NEW YORK - May 24 - Algeria, a Security Council member, should not support immunity for U.S. soldiers by voting in favor of renewal of Security Council Resolution 1487, Human Rights Watch said today. This measure grants immunity to personnel in U.N. authorized or approved operations from states that have not ratified the International Criminal Court (ICC) treaty, including the United States and Iraq.
The United States is insisting that its troops be exempt from international war crimes prosecutions while serving in any U.N. force at a time when U.S. troops have been exposed for abuse of prisoners in Iraq. The United States is pushing for another U.N. resolution that would establish the mandate for a multinational force in Iraq ahead of the planned handover of Iraqi sovereignty on June 30.
"Given the recent revelations from Abu Ghraib prison, the U.S. government has picked one hell of a moment to ask for special treatment on war crimes," said Richard Dicker, director of the International Justice program at Human Rights Watch. "Algeria should not vote in favor of granting special favors to any country, including the United States."
Without prior notice to members of the U.N. Security Council, on Wednesday the United States demanded a vote within forty-eight hours to renew contentious Security Council Resolution 1487. Although the vote was postponed on Friday, it is now expected early next week, possibly Monday.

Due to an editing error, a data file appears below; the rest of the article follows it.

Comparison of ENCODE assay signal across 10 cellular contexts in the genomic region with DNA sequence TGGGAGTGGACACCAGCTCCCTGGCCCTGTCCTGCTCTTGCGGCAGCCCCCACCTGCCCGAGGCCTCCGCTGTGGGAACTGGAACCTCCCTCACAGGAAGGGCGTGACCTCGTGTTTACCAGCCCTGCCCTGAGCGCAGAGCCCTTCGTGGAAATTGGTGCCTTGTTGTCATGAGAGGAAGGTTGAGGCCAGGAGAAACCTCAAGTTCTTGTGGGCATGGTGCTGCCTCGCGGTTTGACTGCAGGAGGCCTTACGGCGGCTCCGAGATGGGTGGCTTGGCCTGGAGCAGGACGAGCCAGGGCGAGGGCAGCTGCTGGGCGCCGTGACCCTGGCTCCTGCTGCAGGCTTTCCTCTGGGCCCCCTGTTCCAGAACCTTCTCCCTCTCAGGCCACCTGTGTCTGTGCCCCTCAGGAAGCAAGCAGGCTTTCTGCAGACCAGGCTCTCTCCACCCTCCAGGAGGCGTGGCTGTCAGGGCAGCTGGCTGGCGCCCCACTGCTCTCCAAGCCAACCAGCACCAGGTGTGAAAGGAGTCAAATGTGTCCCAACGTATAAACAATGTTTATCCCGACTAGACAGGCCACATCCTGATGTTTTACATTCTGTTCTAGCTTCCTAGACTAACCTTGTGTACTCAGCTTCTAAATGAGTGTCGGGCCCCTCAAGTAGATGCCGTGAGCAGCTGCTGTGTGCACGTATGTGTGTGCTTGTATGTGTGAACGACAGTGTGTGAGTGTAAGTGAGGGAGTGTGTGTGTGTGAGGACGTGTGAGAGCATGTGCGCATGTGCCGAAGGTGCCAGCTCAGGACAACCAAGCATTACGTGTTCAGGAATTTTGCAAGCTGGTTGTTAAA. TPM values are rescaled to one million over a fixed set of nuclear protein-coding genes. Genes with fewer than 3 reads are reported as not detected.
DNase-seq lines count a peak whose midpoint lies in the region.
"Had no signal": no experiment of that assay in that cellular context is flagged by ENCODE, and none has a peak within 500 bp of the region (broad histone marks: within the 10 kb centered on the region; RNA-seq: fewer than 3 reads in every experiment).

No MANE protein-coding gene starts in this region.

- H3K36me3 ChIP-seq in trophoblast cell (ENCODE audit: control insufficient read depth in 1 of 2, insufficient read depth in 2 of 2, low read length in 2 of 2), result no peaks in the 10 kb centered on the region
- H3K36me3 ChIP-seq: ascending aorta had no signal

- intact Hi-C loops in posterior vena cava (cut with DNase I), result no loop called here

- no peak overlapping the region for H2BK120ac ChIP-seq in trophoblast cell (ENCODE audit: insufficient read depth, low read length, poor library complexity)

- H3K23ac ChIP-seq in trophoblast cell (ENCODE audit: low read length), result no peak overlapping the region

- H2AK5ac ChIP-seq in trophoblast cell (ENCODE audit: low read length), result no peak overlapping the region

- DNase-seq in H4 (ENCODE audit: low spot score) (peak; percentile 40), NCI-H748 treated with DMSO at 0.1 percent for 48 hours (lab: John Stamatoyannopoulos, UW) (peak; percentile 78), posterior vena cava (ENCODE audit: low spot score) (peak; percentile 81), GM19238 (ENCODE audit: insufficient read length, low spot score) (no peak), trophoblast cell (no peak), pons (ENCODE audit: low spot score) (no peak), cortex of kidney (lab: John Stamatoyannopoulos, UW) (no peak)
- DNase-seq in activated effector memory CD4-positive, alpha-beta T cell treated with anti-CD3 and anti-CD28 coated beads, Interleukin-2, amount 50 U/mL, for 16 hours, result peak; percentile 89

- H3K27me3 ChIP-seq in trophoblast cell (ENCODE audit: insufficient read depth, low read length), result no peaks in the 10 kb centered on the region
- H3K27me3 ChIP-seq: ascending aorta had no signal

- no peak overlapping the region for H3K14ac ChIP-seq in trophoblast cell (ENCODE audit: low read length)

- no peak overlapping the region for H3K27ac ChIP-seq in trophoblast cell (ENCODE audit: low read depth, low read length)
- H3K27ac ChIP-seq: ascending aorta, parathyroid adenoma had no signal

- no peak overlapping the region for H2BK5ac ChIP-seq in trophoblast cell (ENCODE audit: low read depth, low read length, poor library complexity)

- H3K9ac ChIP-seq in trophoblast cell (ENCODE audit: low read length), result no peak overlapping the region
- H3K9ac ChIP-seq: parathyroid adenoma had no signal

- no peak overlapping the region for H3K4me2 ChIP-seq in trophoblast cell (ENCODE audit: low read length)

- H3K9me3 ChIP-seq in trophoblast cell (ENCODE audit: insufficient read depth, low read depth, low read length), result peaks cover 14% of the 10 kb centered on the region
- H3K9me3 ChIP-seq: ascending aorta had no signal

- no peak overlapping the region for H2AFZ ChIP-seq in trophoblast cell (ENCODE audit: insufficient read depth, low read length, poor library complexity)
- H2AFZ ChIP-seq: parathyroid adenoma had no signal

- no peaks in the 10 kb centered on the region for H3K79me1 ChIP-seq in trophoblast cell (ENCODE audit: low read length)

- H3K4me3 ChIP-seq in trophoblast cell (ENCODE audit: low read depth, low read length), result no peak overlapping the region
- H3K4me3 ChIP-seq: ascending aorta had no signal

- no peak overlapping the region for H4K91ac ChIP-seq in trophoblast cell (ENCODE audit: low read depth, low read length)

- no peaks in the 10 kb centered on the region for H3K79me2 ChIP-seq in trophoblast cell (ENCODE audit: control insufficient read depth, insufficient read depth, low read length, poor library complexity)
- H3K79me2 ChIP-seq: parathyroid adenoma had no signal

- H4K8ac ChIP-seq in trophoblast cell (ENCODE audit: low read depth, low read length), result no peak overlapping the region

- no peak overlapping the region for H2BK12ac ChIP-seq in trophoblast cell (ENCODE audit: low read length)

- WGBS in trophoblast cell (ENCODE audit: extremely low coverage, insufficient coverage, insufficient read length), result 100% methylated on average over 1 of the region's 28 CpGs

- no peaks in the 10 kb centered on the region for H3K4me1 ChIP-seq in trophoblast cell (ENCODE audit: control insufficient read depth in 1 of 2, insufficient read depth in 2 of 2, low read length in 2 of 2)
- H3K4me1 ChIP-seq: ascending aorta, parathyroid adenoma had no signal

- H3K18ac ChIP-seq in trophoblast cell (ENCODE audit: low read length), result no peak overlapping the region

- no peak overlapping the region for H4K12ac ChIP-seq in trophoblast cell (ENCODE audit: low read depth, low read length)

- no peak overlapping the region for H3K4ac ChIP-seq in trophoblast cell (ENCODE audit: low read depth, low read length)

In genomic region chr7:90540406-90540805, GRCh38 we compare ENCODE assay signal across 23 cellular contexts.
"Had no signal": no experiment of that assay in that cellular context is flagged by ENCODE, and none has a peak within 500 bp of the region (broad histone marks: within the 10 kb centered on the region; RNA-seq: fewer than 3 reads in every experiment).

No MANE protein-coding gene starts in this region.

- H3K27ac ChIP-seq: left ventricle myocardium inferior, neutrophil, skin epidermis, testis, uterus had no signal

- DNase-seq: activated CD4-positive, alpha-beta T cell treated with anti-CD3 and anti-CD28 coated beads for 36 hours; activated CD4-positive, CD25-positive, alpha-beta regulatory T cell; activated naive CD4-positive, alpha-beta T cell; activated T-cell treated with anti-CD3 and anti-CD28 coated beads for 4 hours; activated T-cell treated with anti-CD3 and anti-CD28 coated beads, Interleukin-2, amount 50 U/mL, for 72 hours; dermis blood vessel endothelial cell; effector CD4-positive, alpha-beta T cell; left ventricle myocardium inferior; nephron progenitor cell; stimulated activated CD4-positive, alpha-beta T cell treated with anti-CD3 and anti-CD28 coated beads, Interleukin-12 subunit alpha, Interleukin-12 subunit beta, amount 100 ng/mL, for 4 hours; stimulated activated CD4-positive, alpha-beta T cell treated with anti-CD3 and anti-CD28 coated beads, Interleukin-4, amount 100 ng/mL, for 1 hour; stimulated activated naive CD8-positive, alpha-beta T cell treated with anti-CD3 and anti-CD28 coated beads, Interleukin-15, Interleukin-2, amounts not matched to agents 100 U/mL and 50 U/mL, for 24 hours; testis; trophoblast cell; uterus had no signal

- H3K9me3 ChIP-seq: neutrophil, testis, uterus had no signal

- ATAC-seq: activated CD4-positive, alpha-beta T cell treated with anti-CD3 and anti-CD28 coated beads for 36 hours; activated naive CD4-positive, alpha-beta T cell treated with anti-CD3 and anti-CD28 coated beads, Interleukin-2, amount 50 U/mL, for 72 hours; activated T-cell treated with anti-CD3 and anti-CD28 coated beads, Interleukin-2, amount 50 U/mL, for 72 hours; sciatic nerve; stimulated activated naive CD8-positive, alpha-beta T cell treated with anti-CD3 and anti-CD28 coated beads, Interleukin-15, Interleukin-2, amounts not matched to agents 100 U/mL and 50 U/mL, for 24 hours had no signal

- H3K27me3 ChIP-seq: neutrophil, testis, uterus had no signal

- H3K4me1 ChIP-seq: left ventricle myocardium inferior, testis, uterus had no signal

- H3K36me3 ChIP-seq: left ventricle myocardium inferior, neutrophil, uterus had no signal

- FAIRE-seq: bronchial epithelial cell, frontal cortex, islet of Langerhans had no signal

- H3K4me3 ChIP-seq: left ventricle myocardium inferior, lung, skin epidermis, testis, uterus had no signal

"Opposition to the resolution is gaining momentum," said Dicker. "Last year, three states didn't vote for the resolution, including Syria. This year, that number will grow and Algeria should build upon the precedent Syria set."
Resolution 1487 does not require renewal for another five weeks. Human Rights Watch said that the U.S. government wanted to push an ICC resolution through as quickly as possible so that the contentious issue would not overshadow efforts to win Security Council backing for the transfer of sovereignty to Iraqi authorities on June 30.
A similar resolution granting immunity to U.S. peacekeepers was first adopted in July 2002, and was renewed by Resolution 1487 last year. Human Rights Watch opposes Resolution 1487. The resolution distorts the Rome Statute, the treaty establishing the ICC. The Security Council has overstepped its authority under the U.N. Charter by seeking to amend a multilateral treaty in this way.
The ICC is a court of last resort that can only exert jurisdiction where national courts are unable or unwilling to prosecute. Credible U.S. war crimes trials or courts-martial would preclude the ICC prosecutor from taking up cases against U.S. military personnel.
"The ICC can only prosecute the most serious crimes where national courts fail to punish those responsible," said Dicker. "It is time for the United States to demonstrate that it will abide by international standards and has nothing to fear from the ICC."
The ICC, based in The Hague, has broad international support. Currently 94 countries have ratified the Rome Statue establishing the court and nearly 140 have signed the treaty. Last year, these states elected the court's first 18 judges and prosecutor. The court's first investigations in Uganda and the Democratic Republic of Congo are expected to begin this year.
Algeria signed the ICC treaty on December 28, 2000.
For more information on the International Criminal Court, please visit: http://hrw.org/doc/?t=french_justice_icc